Interview by Hannah Powley
Photos by Jon Brooks
Local sound designer, producer and collector of sounds Tim Whitt is set to unveil Geisel next month, an album dedicated to the city of Adelaide. With his portable recorder always in hand, Whitt is an interesting mix of foley artist and DJ, having previously produced Fringe shows, played at some of Australia's biggest festivals (Big Day Out, Laneway) and supported renowned artists (Seth Sentry, Tkay Maidza). Geisel is made up of sounds recorded off the streets of Adelaide and accompanied by local artists singing about their personal Adelaidian experiences. Whether it's the growl of a cricket stadium, the rustling of a kangaroo, the demolition of a historic building or the chant of noisy club-goers, Whitt can find a way to twist and warp sounds into new stories.
Yewth asked Whitt a couple of questions before the release of Geisel on October 13 and the beginning of his interactive listening experience with Wandering Sounds.
Yewth: So you’ve been recording sounds around Adelaide and using them to create your music - how did this concept begin?
Tim Whitt: I did a Bachelor of Sonic Arts and part of that was recording sounds that could be used to create sound effects. I started doing that for work, and then with my own music I started experimenting - making unusual broken-beat hip-hop.
I’ve always sampled records to make music, but this way just seemed like such a different take. Instead of just sampling music I’m actually sampling sounds and trying to turn them into music.
What caught your attention when recording around Adelaide?
I started out recording almost everything. Walking around going, “ah this rain dripping down a gutter sounds interesting - I’ll record that”. Then I started listening for more unusual kinds of sounds.
It’s really exciting when you find a new sound. I don’t know if you have ever played Pokemon Go, it’s kind of like that – hunting around trying to capture these rare sounds.
My favourite one would be from Sleep at Night, the single. The melody from it is made from a rice cooker lid. Someone had thrown it on the side of the road. I took it home and was just experimenting hitting it with different stuff. It sounded heaps like a lead in a future bass song, so I just mapped that onto a keyboard and started playing that and then the song came together almost instantly.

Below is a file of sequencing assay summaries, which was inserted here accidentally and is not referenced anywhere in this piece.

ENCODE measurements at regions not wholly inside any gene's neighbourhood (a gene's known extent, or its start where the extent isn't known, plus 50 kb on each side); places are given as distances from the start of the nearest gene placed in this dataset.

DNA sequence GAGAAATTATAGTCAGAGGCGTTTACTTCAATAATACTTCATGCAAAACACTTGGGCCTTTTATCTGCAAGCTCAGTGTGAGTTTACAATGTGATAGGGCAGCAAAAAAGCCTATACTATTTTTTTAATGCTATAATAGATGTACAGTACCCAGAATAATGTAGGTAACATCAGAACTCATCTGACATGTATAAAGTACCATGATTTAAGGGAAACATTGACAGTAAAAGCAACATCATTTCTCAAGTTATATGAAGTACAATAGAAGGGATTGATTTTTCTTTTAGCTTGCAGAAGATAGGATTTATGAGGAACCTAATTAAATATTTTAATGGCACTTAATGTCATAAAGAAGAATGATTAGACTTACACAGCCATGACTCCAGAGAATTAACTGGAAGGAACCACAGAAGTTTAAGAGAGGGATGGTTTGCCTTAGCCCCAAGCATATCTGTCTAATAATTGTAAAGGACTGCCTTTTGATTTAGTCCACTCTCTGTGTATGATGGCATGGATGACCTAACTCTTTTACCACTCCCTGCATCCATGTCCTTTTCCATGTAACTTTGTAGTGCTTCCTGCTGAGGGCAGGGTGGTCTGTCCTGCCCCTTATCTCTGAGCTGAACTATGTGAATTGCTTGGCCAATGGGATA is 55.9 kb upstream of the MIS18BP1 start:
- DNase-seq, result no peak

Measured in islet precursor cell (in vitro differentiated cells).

We’ve heard the first single 'Sleep at Night', which sounds great by the way; can we expect a similar sound from the rest of the Geisel?
That one feels like the most commercial I get, most of the album is head nodding grooves. The album sounds pretty cohesive, which I was worried about. I didn’t want an album that was disjointed and full of all these weird noises. That’s a little too arty even for me.
You have collaborated with a bunch of vocalists and instrumentalists for Geisel, are they all Adelaide locals as well?
Yes, yes they are. They’re all my friends that I’ve known for years, its really great. I’ve always wanted to collaborate with them all individually, but never found a project to do it, or I feel bad that I can’t pay them for their time. Then the Music Development Office had a grant going called the John Lemon Artist in Residence Program where they pay you to come into the Saint Paul’s Creative Centre on Pulteney Street and make a collaborative bit of music.
You’re doing a city soundtrack tour to launch the album, what can people expect from the tour?
When the album launches on the 13th it’s available by an app called Sound Pocket [developed by TechJam winners Wandering Sounds] and then you walk around the city visiting different locations and when you get within a certain range of that location it starts playing the songs. It’s a really cool way of releasing the album, which is written about the city, made from sounds within the city, so it should be listened to within the city.
After it launches on the 13th, on the 14th I’ll be leading a curated walking tour to a few of the sites. I’ll take them to the site and explain a bit about each song and how it came about, really give people some behind the scenes stuff. Yeah it turns out I really love explaining the music that I make.
After the album’s released on Sound Pocket it will become available on all of the regular stuff like Spotify and iTunes, if you just want to listen to it in a regular fashion.
Finally, do you have a favorite song on the album we should keep an ear out for?
My favourite song on the album would be the first song on the album; which is now called 'Movement in Motion'. I really like that song, it opens the album and that was actually the first song that I started working on when I started the whole project over a year ago.
Keep up to date with Tim Whitt and the release of Geisel on: